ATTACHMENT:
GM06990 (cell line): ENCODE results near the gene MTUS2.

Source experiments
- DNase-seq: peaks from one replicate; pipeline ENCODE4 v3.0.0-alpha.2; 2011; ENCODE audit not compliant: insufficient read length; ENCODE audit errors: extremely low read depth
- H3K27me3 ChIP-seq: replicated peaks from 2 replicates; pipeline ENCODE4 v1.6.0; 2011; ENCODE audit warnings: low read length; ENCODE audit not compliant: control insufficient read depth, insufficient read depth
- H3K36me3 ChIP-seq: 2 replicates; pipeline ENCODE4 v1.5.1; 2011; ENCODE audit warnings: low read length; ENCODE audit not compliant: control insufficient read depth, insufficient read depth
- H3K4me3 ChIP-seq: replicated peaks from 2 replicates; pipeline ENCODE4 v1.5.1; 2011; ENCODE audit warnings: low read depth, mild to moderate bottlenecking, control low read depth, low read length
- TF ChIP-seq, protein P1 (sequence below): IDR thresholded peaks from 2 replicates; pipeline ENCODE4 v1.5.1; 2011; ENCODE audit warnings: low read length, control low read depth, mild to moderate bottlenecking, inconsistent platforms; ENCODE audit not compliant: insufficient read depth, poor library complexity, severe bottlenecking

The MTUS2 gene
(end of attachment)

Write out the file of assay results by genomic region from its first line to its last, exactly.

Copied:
GM06990 (cell line): ENCODE results near the gene MTUS2.

Source experiments
- DNase-seq: peaks from one replicate; pipeline ENCODE4 v3.0.0-alpha.2; 2011; ENCODE audit not compliant: insufficient read length; ENCODE audit errors: extremely low read depth
- H3K27me3 ChIP-seq: replicated peaks from 2 replicates; pipeline ENCODE4 v1.6.0; 2011; ENCODE audit warnings: low read length; ENCODE audit not compliant: control insufficient read depth, insufficient read depth
- H3K36me3 ChIP-seq: 2 replicates; pipeline ENCODE4 v1.5.1; 2011; ENCODE audit warnings: low read length; ENCODE audit not compliant: control insufficient read depth, insufficient read depth
- H3K4me3 ChIP-seq: replicated peaks from 2 replicates; pipeline ENCODE4 v1.5.1; 2011; ENCODE audit warnings: low read depth, mild to moderate bottlenecking, control low read depth, low read length
- TF ChIP-seq, protein P1 (sequence below): IDR thresholded peaks from 2 replicates; pipeline ENCODE4 v1.5.1; 2011; ENCODE audit warnings: low read length, control low read depth, mild to moderate bottlenecking, inconsistent platforms; ENCODE audit not compliant: insufficient read depth, poor library complexity, severe bottlenecking

The MTUS2 gene